Declare Russia a state sponsor of terrorism, freeze its assets in this country, and place “secondary sanctions” on its economy to sanction any entity that trades with Moscow. Force the world to choose between doing business with the U.S., which runs the global financial system, or Russia, which pumps some oil and gas. While this would be wrenching, if it decoupled the American economy from those of adversaries who would stick with Putin even after he used nuclear weapons in Europe, that break in trade relations might eventually have become necessary on other grounds, anyhow.
Sever diplomatic relations with Moscow. This would have the added benefit of closing down Russia’s embassy and consulates in this country, which are heavily used as cover platforms by their aggressive security services. Encourage our allies to do the same. Necessary bilateral contacts could continue through diplomatic and intelligence personnel in third countries, and the “hotlines” between the White House and Kremlin and the Pentagon and Russian defense ministry.
Move to kick Russia out of all international organizations to which the U.S. belongs, including the United Nations. While the State Department would cringe, as a practical matter, the FBI and NYPD can physically deposit Moscow’s U.N. mission personnel at the departure gates at Kennedy Airport if they are declared persona non grata for a very good reason.
Detain all known or suspected “illegal” Russian intelligence officers—i.e., those lacking diplomatic immunity—in the United States. Hold them until the end of hostilities in Ukraine. Again, encourage allies to do likewise.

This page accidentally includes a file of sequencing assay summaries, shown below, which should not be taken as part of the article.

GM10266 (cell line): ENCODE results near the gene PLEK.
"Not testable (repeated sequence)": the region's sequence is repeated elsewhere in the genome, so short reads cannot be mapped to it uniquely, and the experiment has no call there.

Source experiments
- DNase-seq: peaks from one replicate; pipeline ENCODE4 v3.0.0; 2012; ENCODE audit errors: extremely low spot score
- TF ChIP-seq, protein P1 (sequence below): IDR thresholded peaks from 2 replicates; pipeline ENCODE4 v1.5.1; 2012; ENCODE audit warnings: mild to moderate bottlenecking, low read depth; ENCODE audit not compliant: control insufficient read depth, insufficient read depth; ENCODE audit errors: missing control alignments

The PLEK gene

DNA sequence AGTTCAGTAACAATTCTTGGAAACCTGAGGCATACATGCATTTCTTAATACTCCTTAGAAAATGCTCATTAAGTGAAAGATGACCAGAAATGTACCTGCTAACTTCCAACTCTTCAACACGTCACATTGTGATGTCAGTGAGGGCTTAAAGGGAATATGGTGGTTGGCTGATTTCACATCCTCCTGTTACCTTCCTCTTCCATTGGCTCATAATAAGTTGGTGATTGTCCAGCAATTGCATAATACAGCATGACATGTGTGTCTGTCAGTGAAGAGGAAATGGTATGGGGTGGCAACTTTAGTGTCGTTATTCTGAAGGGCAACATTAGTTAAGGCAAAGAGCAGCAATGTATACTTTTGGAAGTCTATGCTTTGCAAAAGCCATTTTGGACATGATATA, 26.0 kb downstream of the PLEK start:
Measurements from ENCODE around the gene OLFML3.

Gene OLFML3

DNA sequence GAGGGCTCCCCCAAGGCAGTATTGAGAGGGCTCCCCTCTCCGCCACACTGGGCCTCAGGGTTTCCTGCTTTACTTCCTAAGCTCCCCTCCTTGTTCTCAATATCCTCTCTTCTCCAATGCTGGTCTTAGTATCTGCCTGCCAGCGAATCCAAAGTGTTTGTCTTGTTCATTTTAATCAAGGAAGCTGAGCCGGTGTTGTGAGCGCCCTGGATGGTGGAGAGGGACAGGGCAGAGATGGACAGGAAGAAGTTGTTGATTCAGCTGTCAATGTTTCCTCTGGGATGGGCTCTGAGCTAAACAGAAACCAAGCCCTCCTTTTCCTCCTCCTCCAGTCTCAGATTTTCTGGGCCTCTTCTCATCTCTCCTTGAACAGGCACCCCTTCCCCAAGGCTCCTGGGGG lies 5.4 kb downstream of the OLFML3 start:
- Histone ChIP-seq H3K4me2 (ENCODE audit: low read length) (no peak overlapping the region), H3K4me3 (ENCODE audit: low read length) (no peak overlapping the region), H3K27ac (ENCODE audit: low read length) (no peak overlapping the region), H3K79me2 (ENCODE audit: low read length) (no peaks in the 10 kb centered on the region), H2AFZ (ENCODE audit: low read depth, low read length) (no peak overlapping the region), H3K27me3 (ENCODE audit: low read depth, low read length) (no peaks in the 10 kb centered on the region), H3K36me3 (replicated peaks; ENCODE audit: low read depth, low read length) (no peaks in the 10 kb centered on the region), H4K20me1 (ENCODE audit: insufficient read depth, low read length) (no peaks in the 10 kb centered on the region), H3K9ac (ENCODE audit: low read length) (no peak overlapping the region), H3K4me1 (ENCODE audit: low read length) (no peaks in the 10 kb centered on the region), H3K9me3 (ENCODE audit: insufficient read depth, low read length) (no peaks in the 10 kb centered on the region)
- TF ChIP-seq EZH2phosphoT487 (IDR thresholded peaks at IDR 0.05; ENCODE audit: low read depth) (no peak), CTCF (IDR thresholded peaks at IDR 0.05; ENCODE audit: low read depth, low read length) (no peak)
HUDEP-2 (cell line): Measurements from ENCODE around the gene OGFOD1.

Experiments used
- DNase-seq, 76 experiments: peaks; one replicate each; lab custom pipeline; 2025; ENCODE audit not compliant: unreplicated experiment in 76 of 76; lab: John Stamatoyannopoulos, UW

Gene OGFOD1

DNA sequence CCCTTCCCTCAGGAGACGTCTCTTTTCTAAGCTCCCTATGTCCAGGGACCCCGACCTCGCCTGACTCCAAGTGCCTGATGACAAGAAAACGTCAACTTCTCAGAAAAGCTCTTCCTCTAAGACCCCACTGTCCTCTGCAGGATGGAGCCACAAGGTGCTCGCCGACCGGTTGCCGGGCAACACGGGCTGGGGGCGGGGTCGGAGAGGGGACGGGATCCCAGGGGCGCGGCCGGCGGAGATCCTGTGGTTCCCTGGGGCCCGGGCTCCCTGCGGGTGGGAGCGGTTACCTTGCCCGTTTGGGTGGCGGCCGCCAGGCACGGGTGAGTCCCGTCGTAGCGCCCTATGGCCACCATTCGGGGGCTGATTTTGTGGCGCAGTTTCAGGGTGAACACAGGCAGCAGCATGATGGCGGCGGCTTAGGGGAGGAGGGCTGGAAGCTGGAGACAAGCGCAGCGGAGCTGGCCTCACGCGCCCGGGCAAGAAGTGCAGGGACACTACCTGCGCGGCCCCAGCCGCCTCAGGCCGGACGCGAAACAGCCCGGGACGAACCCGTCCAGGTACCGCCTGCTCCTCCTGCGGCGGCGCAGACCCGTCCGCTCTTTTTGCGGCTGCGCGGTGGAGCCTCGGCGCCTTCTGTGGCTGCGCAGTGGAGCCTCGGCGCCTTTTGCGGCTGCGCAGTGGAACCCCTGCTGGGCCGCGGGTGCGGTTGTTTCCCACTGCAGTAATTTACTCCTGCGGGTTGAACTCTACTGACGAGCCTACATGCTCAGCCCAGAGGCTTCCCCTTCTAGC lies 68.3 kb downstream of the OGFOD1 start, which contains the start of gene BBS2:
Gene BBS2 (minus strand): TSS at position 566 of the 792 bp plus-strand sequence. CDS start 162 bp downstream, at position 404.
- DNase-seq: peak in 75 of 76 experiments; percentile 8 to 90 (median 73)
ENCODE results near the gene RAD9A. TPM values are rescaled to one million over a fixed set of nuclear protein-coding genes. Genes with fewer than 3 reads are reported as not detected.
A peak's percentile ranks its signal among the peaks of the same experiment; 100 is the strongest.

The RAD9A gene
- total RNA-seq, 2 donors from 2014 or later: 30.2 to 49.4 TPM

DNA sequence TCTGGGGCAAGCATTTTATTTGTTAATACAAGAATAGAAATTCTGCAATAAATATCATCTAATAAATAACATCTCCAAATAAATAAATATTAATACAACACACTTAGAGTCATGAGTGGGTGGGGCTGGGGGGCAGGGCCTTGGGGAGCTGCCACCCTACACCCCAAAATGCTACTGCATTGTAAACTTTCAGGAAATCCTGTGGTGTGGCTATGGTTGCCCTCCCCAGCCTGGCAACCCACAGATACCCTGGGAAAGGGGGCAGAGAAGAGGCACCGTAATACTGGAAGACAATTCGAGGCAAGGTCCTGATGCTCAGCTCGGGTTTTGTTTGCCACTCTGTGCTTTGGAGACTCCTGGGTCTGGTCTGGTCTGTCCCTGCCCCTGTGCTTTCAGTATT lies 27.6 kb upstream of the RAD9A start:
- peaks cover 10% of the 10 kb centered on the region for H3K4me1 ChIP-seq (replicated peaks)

Destroy any Russian air, artillery or naval unit identified as having launched the WMD, but with conventional weapons delivered by stealth bombers, precision global strike missiles, or attack submarines. While even a conventional U.S. kinetic attack on Russian forces, especially inside Russia, would pose a significant risk of escalation, it might specifically deter similarly armed Russian units from conducting further such WMD attacks.
Launch a cyber-attack on Russian command-and-control (C2) systems, including nuclear C2 systems, in an effort to prevent further attacks. The U.S. and its adversaries refrained from doing this to each other in the past, fearing that such an attack might be unsuccessful, yet trigger nuclear use by a country afraid of losing the use of its weapons. Once nuclear weapons are used that serious concern, while still valid, is less salient.
These measures are harsh, but if Russia uses a nuclear weapon to defeat Ukraine, Moscow will realistically threaten to use one against a NATO ally such as Poland next. China might use one in a naval action while invading Taiwan, or against non-nuclear countries that come to its defense such as Japan. The nuclear nonproliferation regime would end, Saudi Arabia and Iran would race to obtain the bomb, and soon either country would use one. The stakes for world peace and American security are that high, and therefore so must be our willingness to prevent such outcomes.
One thing the Biden administration has done poorly in this war thus far is to communicate our intentions to friends and foes. Cabinet departments disagree with one another in public; far too often, the president’s statements on Ukraine are contradicted by his own subordinates. (Take the aborted plan to send MiG fighter jets from Poland to Ukraine, for example.) Clear and consistent messaging is essential, yet American credibility has unfortunately been squandered. To help rebuild it, Biden should make use of the services of former presidents and Cabinet officers with gravitas from both parties, as other administrations have done in past international crises, to reinforce to foreign leaders on his behalf just how severe the consequences will be if Russia uses weapons of mass destruction in Ukraine.
Kevin Carroll served as an Army and CIA officer, and as senior counselor to the secretary of homeland security.